Donated wreaths for the State Veterans Cemetery

The William E. Dillard American Legion Post #104 and American Legion Auxiliary Unit 104 donated wreaths for the State Veterans Cemetery in Black Mountain last year.

Dignified.

If there’s a better single word to describe Memorial Day in Sylva, we’ve yet to come across it.

The centerpiece of Monday’s events will be the William E. Dillard American Legion Post’s Memorial Day Observance, set for noon at the Memorial Fountain. The ceremony includes honoring Jackson veterans who have died over the past year. (To see the complete event schedule and information on William E. Dillard, turn to page 5B).

Above the Memorial Fountain, Courthouse Hill will be festooned with Flags for Heroes. This marks the second year of the event, presented by the Sylva Rotary Club. The program is part of a national movement paying tribute to men and women in the armed forces; flags will also be up on the Fourth of July at Mark Watson Park, and on Veterans Day. If you’re interested in adopting a flag or learning more about the program, go to www.sylvarotaryclub.org/flags-for-heroes.php.

The last feature of Memorial Day in Sylva is also a relatively new one, but it seems like it’s been around forever, fitting Sylva like a comfortable old sweater: The banners lining Main Street.

The effort began with Sylva native Lambert Hooper looking for a way to honor local servicemen who died in World War II; he dove into research and found information regarding local servicemen who died in the war, including their branch of service and in most cases the location where they died. The red banner program has expanded its scope, and will now line Main Street for the third year.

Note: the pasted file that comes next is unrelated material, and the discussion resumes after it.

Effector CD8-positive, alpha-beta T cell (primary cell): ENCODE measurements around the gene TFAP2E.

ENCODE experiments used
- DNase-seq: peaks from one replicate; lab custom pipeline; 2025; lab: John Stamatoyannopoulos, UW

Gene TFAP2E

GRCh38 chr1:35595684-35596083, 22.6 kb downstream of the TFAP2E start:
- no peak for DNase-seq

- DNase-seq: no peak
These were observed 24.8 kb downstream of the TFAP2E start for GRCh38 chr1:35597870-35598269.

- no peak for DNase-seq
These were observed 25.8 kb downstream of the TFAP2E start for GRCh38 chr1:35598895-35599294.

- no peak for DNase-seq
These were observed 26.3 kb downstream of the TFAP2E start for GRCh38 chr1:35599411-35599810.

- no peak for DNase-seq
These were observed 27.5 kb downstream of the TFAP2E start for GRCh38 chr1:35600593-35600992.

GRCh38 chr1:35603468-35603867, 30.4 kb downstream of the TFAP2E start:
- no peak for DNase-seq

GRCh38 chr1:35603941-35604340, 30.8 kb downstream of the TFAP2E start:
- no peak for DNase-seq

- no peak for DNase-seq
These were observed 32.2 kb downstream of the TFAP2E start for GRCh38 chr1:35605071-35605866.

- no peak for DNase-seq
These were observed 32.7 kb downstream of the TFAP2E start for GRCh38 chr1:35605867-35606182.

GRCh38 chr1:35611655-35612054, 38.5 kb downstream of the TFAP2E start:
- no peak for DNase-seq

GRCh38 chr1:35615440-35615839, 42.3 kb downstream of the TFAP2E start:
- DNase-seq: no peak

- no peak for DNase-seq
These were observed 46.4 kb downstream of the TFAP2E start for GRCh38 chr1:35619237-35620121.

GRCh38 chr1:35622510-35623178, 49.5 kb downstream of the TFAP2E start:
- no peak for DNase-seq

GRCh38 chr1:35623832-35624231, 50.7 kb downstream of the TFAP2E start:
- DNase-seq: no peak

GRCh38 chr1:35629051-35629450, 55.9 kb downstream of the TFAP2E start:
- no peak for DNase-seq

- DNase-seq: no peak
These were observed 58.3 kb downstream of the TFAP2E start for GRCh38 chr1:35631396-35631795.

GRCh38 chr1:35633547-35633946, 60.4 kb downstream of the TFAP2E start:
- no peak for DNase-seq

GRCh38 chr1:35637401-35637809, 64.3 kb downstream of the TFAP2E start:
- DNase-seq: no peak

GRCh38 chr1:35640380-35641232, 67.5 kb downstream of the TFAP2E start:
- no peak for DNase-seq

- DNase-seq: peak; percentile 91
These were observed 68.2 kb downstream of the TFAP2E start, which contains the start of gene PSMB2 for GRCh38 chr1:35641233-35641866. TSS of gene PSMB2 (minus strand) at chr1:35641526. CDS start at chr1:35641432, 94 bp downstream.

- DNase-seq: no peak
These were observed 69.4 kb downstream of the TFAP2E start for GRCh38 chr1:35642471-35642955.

The banners flutter lightly in the breeze, whispering the names of those we should remember.

They’re a bit different from many historical markers in that a great deal of our signage recalling the past is located on roadsides. We blaze by at 60 mph and catch a word or two if we’re lucky.

The Main Street banners are different, taken in as we walk the same street as many of the people on the banners once did.

Looking at them is a deeply personal experience, creating a quiet connection.

A dignified connection, if you will.

They’re worth remembering.

Also worth remembering are those whose names will be read at the Post Everlasting presentation Monday recalling the veterans we lost in the last year.

Their names: Rita Mae Cabe Shelton; Paul Eudean Hoxit; Manuel Scott “Scotty” Cooper; Roy Candler McClure; Donald Joe Ashe; Clearance “Jabo” Middleton; Rev. Jack Wayne Caldwell Sr.; Henry Queen; James Ronald “Jim” Jones; Anthony B “Dusty” Destefano; William Paul Holt, Jr.; Alain Georges Fokine; Richard Boyd Cooper; Eugene “Raye” Parker; John Pohlenz; William “Bill” R. Locust, Jr.; William “Bill” T. Shuler; Donald “Don” Turton; Tracy Lovin Hooper; Stanley “Stan” Louis Cygan; Gary Ray “Garbo” Browning; Andrew Francis Dolge; Raymond “Chucky’ Owle III; Robert S. Youngdeer; George Henry Lambert; Dale Morgan French Sr.; James Ed Bumgarner; Winfred Maney; James Burton “Burt” Farmer; Clyde Kinsland; Harold Oscar Majors; Ronnie Floyd Sitton; Ronald Lee Westberry; Richard “Ricky’’ Cogdill; J.B. Cook; Richard “Rich” Peoples; Bobby Neil Setzer; Staff Sgt. Randy Douglas Bocook; Earl Franklin Hooper; Henry Lee Conner; Roy Lee Frady; Thomas “Tom” Allen Hester; Jimmy Mack Tippett; Robert Morris England; Stanley Thomas Hill; Noah Ledford Jr.; Jeffrey Alan Coates; Il Whan Chung, urologist; Earl O. Feilner; Bruce Roger “Van” Van Etten; Billy Cowan Aikens; Richard “Dick” Ford; Claude E. Thurston; Earl Kinneth Morgan; Loren William “Bill” Snyder; and Ronnie Dale Barker.